- Is the business moving to another location and want branded products to display throughout the building?
- Is there a mission statement or value statement that they want to promote more about the office to further build the culture around? (This is a growing “goal” for many companies this year.)
- Have they considered having a history or company display in their lobby?
- Have they considered “upping” their branding around the office, such as updated signage, an employee roster, and so on?
- Are they rebranding soon?
- What about any major events, marketing promotions, or company initiatives?
- How are they measuring success with their programs?
- Do they have any major partnerships that they would like to celebrate/recognize?
- Do they have any major projects or roll-outs coming up?
- Any big celebrations or anniversaries?
- Do they want to grow innovation in the company? Why not create an innovation recognition program? (This can apply to other results and recognition programs, such as customer service, attendance, or safety.)
- How do they recognize achievers?
- Do they have top vendors? Why not recognize them?
- What about client onboarding? Like sending gifts to major new clients to make them feel special? Maybe even a tiered program for the various clients?
- What about giveaways for non-profits or other volunteer work?
- Did they buy a trophy for a major event? Then why not get a replica or miniature to display?
- Are they changing the dress code?
- With the crazy weather, do you need heavier branded clothing? What about lighter? Any other safety or comfort items needed?
- What are they doing for the major holidays coming up?
- How are they making employees feel valued? What about vendors? What about partners? What about clients/customers?
- What would be helpful to their team right now?
- What challenges are they facing right now?
There are so many opportunities to ask about! And these were basic ones to check on. How many of these questions or possible opportunities have you tried to take advantage of?
Watch Them Grow
Do you see where I’m going here? Ask questions! Stay on the phone or have a longer meeting than 15 minutes. You shouldn’t be proud of the short length, you should be ashamed because that means you didn’t get nearly enough information and you didn’t ask enough questions. Basically, you are losing out on more money.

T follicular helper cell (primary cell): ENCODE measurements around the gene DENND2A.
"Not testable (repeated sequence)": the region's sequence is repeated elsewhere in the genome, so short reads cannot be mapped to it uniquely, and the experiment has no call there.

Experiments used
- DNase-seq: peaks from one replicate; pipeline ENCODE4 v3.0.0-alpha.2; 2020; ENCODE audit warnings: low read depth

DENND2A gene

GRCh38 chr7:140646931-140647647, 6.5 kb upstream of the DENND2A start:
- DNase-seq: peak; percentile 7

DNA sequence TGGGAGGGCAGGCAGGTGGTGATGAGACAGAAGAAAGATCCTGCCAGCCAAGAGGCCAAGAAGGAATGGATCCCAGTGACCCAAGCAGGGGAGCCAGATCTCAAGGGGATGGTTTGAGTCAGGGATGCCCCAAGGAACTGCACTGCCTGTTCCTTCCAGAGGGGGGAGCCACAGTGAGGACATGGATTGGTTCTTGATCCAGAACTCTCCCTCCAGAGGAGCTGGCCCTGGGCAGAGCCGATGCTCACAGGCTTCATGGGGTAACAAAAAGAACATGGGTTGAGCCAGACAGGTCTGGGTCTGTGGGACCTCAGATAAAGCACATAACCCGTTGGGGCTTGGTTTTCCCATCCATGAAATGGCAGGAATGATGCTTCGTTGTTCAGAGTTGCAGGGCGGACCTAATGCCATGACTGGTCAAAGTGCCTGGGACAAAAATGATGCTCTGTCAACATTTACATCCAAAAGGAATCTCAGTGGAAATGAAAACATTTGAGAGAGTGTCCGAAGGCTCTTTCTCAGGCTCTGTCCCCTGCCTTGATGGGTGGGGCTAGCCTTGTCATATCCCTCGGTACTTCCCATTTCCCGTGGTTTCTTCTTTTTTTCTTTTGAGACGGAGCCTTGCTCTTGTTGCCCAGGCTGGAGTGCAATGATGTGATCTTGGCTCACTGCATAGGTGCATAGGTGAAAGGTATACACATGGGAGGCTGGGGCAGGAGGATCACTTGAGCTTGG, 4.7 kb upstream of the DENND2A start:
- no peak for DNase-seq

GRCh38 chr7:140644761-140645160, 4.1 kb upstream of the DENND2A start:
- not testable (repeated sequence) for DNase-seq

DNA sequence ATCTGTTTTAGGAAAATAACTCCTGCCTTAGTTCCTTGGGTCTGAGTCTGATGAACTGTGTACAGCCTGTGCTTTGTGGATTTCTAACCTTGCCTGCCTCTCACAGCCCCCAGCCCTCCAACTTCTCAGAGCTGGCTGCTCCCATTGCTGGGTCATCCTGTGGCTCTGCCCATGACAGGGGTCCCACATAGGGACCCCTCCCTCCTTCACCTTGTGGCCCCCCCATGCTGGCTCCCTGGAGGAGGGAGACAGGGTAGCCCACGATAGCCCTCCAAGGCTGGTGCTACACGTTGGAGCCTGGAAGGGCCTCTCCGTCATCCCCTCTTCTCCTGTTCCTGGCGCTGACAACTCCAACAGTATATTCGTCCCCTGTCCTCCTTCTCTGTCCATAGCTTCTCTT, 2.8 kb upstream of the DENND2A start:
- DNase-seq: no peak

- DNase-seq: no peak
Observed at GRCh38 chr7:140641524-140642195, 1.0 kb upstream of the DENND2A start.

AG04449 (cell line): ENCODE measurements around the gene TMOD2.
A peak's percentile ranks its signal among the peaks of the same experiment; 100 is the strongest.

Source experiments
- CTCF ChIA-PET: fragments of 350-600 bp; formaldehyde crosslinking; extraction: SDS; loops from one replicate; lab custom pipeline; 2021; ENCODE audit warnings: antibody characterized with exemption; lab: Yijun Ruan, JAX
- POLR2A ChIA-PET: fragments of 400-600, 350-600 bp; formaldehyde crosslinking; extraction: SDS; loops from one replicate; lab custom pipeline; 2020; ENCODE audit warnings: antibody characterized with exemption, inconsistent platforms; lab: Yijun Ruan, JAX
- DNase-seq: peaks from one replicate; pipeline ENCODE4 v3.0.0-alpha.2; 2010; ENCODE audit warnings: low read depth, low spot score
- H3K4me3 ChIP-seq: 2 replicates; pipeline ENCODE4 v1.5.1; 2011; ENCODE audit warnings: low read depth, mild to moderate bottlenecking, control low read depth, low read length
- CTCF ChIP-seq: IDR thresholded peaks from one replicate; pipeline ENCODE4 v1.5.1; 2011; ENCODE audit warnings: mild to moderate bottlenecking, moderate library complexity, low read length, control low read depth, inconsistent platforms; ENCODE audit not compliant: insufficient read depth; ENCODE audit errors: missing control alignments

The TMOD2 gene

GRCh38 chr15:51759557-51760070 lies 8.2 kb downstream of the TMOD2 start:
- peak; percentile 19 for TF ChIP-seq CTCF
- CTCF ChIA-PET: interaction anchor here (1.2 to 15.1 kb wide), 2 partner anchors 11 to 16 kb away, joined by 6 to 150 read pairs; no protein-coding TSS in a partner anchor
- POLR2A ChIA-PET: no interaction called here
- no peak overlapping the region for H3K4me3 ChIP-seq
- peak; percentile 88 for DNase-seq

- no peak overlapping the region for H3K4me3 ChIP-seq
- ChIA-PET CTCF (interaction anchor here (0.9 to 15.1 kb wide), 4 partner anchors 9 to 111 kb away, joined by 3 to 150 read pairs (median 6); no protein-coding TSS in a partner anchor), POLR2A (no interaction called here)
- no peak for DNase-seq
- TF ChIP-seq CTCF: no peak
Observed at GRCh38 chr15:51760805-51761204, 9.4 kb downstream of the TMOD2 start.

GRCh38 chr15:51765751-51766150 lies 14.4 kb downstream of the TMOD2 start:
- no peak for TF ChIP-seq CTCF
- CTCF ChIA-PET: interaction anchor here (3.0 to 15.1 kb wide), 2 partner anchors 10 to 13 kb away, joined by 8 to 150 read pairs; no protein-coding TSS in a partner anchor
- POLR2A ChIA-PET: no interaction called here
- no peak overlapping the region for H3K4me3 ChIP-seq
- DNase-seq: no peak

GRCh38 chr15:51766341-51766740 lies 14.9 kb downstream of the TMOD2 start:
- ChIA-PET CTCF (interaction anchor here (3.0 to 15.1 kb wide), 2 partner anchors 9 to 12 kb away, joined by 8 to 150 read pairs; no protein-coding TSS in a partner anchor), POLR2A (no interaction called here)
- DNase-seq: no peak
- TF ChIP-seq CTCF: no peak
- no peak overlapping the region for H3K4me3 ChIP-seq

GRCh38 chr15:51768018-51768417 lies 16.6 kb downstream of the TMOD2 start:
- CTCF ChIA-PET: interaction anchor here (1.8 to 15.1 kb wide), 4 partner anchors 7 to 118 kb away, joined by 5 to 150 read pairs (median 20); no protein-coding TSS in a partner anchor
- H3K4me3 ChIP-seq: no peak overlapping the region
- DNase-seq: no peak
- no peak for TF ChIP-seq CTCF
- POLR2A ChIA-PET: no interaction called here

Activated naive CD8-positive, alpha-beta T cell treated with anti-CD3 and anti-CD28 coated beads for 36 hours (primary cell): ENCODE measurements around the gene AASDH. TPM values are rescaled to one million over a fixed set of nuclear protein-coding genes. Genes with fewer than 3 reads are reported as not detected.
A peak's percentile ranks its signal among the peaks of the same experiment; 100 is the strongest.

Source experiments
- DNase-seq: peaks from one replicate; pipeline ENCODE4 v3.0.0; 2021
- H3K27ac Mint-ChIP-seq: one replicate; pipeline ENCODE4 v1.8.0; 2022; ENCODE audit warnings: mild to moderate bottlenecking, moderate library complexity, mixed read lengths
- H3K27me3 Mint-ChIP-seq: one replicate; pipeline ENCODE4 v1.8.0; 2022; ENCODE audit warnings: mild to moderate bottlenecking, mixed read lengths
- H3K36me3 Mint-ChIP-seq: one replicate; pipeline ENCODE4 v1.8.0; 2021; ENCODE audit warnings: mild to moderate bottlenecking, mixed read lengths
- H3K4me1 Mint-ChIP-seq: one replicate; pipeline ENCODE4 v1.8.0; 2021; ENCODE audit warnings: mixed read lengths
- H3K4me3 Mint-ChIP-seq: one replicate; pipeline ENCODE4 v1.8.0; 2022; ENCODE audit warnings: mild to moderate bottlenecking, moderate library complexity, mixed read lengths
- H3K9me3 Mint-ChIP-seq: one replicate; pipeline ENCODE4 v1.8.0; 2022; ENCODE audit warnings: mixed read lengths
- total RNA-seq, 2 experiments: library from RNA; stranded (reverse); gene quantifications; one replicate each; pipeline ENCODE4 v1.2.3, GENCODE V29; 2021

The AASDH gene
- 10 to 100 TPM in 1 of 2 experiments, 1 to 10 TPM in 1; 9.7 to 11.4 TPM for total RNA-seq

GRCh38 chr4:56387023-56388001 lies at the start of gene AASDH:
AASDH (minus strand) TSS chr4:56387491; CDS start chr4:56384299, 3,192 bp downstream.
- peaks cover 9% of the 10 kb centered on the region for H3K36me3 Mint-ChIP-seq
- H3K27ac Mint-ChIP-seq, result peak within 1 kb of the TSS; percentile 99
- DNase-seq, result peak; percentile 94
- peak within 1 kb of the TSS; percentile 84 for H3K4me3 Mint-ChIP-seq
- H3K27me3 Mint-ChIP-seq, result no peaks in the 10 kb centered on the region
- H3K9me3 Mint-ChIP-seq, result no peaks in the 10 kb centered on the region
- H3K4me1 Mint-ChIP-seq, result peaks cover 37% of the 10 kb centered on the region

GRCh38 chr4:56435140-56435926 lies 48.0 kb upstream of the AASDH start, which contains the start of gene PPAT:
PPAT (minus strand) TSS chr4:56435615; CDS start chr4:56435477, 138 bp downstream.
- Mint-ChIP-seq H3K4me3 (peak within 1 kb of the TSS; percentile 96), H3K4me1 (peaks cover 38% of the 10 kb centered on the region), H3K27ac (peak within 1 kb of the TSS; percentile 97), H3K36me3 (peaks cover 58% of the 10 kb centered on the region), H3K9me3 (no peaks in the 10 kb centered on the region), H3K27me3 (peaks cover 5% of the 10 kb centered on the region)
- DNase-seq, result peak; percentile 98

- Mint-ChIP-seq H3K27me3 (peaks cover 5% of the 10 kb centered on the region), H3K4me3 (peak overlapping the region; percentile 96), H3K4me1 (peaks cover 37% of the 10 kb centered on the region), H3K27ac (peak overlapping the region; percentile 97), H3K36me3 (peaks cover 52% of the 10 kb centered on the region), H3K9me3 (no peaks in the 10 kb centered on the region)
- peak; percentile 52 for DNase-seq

Typically, if clients trust you, they love to talk about what they are doing, their wins and growth opportunities, and how you can help them. This is where you should listen for your own opportunities.
There are two ways you can approach this.
1. You can take the extra time and talk with all of your clients and see if you can grow everyone, which will be slow and not everyone will grow at the same pace. Relationships can take time.
2. You can start with your bigger clients or ones that you see the most opportunity. Try with these first, then get in the habit and expand the strategy to your other clients.
You don’t have to put all your eggs in only a few baskets like the 80/20 rule suggests, but just having more conversations and taking those few extra precious minutes to get to know your client will certainly pay off in the long run – literally.
Try it for a while. You are sure to see some growth – in your relationships, opportunities, client retention, and sales. And growth is the ultimate goal for everyone, right?
If you’d like additional tips and resources, check out our website, blog, and sign up for our newsletter. We only grow if you grow, so we’re always happy to impart as much experience, knowledge, and assistance as we can. Want to start a conversation? Reach out here, we’ll be happy to help.
Kristina Hublar is your friendly neighborhood Marketing Specialist at Bruce Fox, Inc., which means she is the person behind the keyboard for the social media, emails, website, and other marketing efforts. She’s new to Bruce Fox, but is an Indiana native. In her spare time, you’ll find her plotting her next road trip, bobbing along to music while crafting, spending time with loved ones, or with her nose in a book.